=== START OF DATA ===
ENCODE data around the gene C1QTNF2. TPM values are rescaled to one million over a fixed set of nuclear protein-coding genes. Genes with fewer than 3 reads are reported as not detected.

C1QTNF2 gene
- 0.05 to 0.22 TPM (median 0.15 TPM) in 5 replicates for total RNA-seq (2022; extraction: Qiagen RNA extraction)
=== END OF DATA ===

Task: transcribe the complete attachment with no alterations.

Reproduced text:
ENCODE data around the gene C1QTNF2. TPM values are rescaled to one million over a fixed set of nuclear protein-coding genes. Genes with fewer than 3 reads are reported as not detected.

C1QTNF2 gene
- 0.05 to 0.22 TPM (median 0.15 TPM) in 5 replicates for total RNA-seq (2022; extraction: Qiagen RNA extraction)